The answer is that conversion rate on Amazon in the least is going to be five times that of in your website. There’s a lot of people that go to your website and leave because they want to buy it on Amazon and they search you on Amazon and if you’re not there, a good portion of them will go to the competition because Amazon is very good at at least selling something to the visitor.
John: It’s just so damn easy. Even when I’ve said, “Well, I got to stop giving all my money through Amazon, buy so much there and support other small sites,” it’s like, “Oh, man, I got to buy something from a website?” It’s like you get so used to Amazon so damn easy. That was a total category shift. That’s why he’s just so rich. He just shifted the whole thinking around stupid shopping carts in the ’90s, early 2000s.
I took a master certification in conversion rate optimization with Brian Eisenberg about 2011 or so, and he said he laughs because people try and copy the CRO, the conversion rate optimization of Amazon, but he’s like, “You got to be careful doing that because they’re not always optimizing for the obvious thing. Sometimes they detune wanting you to buy from them. Sometimes they want you to buy from their partner. So the way that their button is set up to add to cart and buy…”
At least when he was telling me this, he was like, “It isn’t necessarily to get you to buy. It might be to turn you away so that you buy from the partner sites so that Amazon doesn’t have to stock it, so that you just click and you go to …” I don’t know. It’s so crazy. You got to be careful following them to a tee, I think, but if there’s any company that’s shown how to do conversion optimization and clean checkouts and having things that are just there that suggest things for you to buy, it’s crazy.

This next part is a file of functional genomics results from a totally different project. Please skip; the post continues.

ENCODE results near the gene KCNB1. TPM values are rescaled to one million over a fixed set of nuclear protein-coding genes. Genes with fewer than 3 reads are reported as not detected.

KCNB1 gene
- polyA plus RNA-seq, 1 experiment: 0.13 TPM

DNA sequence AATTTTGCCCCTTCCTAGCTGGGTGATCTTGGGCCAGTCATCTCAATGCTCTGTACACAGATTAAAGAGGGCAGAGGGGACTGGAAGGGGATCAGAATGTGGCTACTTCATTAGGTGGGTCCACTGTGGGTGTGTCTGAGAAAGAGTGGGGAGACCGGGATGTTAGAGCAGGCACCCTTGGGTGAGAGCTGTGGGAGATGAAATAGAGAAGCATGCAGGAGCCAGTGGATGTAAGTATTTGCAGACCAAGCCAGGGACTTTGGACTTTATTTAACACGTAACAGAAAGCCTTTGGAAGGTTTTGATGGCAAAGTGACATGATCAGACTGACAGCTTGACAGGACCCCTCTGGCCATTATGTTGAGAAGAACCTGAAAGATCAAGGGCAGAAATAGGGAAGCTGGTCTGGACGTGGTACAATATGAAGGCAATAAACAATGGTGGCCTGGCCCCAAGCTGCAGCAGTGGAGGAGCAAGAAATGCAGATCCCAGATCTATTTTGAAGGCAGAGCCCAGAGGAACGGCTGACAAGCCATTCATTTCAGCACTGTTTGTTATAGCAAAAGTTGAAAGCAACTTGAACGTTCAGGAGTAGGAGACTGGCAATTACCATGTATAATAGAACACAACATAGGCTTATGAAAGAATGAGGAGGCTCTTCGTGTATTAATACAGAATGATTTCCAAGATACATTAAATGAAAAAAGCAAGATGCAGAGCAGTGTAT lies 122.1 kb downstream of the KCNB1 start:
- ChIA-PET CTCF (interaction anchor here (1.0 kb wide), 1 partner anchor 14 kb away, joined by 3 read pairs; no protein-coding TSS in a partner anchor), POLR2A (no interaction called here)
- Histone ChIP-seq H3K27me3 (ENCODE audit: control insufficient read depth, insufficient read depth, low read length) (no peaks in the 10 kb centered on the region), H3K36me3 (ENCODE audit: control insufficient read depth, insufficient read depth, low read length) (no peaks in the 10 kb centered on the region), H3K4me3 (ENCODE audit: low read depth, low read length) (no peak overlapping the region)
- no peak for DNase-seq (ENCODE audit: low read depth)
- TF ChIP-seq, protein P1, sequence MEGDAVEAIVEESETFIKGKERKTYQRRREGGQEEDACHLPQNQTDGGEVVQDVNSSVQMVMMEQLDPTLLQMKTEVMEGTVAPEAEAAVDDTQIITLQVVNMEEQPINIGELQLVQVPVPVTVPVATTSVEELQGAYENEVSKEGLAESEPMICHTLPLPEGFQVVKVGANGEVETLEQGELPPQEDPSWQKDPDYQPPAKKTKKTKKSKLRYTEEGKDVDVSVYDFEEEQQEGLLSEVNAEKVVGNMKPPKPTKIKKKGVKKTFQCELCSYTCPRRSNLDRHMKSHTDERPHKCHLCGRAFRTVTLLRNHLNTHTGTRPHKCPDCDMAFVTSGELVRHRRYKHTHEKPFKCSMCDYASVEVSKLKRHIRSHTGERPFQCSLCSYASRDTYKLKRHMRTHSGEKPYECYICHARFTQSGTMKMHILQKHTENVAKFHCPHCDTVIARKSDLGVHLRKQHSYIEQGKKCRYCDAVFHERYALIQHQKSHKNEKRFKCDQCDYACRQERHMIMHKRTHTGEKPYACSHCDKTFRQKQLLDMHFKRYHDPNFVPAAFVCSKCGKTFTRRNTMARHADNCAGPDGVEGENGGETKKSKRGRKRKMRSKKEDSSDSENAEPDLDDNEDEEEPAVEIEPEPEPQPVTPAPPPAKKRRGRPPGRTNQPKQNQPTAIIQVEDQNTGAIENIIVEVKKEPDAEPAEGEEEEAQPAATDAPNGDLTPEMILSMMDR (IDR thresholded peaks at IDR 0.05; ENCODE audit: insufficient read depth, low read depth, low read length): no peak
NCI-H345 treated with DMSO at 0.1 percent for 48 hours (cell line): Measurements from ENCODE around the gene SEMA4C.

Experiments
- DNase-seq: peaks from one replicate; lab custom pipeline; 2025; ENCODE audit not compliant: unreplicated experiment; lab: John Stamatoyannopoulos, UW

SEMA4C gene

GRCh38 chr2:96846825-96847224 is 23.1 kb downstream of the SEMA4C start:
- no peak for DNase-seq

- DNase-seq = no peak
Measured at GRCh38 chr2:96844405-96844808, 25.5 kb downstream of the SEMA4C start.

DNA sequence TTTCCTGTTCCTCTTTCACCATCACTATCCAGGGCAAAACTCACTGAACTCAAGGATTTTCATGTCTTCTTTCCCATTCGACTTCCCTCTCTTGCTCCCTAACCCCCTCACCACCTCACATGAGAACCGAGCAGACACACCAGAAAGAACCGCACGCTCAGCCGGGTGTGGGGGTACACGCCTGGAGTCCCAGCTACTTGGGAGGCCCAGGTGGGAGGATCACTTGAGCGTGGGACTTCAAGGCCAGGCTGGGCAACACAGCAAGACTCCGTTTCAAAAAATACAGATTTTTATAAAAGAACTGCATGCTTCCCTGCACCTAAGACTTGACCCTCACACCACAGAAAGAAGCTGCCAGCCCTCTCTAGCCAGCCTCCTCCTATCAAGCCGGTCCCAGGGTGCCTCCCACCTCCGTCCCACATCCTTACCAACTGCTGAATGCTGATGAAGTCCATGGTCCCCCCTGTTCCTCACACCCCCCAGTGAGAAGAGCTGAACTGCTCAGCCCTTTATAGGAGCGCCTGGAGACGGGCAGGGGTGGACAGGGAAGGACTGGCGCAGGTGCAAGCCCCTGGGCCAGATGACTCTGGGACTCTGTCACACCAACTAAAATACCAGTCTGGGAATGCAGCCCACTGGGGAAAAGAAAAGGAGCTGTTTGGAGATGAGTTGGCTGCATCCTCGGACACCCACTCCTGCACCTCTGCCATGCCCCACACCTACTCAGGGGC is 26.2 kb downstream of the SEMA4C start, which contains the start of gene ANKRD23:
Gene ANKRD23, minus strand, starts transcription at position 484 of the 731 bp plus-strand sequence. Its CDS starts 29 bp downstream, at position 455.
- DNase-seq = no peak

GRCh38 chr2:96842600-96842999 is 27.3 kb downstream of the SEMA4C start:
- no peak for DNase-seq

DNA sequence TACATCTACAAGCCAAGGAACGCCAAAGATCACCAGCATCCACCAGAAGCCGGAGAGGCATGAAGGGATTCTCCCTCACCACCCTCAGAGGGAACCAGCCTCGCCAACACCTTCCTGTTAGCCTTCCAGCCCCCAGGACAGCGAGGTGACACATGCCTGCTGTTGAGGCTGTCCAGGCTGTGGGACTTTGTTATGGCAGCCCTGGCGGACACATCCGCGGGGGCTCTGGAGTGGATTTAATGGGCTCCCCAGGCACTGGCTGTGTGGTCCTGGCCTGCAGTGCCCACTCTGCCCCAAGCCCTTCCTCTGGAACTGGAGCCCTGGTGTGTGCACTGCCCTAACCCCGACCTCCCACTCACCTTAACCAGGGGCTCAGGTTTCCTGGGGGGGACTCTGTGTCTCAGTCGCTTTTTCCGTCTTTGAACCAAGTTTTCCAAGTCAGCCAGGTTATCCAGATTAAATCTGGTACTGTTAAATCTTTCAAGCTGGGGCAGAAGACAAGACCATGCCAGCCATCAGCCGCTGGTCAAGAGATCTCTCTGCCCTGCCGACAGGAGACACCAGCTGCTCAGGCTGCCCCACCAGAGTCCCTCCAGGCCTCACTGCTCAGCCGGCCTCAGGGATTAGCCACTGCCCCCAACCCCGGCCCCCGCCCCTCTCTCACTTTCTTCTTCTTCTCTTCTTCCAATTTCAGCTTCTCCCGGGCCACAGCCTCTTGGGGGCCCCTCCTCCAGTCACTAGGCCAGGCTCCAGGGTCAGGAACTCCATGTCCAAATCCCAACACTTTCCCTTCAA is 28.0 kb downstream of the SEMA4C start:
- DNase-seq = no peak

Daniel: I would say now Amazon in the last few years, they’ve moved to a position where they want to stock everything and if he’s not-
John: They’re more on that now because I think when Brian was telling me that, they were experimenting with, “Do we make more stocking or do we make more through partners?” So maybe that was a short-lived experiment because you see Amazon buildings all over the place now.
Daniel: There was a point … They started with books. They started adding categories. By now, it’s almost everything stored in the warehouse, most of those products, whether it is sold by the seller, by the brand or by Amazon themselves.
John: I’ve been shocked recently. I forget if it was on the way to the airport here in the Boston area or something. I was like, “Whoa, look at that Amazon store.” All of a sudden they just pop up like weeds in the garden. It’s like, “Holy crap.”
Daniel: There’s, to get on the humor side, like a dystopian future where everybody works for Amazon to be able to afford buying things from Amazon.
John: Did I see it on Netflix? There’s sci-fi movie that it’s … I don’t know if it’s explicitly Amazon, but it’s like the whole thesis is that the Amazon type of company got so big that it runs the world and they’re battling, and the drone, they’re trying to shoot down the drones and stuff.
Daniel: There is sounds like a Black Mirror type of scenario.
The Future of Selling With Amazon
John: I think it’s a full Amazon sci-fi and Google, essentially, they have flying cars and they’re influencing elections. Anyway, we won’t take it all political, but, man, I think it’s a good place to be. We’re working on the Google side, you’re working on the Amazon side, but not without its craziness with political stuff, but I think they’re overall good companies.
They certainly have changed the world from pre 1995-ish where the internet just didn’t have any … You just didn’t have this capability. So it’s an exciting time. Anything on the horizon that you’re seeing with Amazon or for authors or for just selling products, what’s an enclosing? Any future stuff that you’re excited about or seeing or even scary stuff you’re seeing?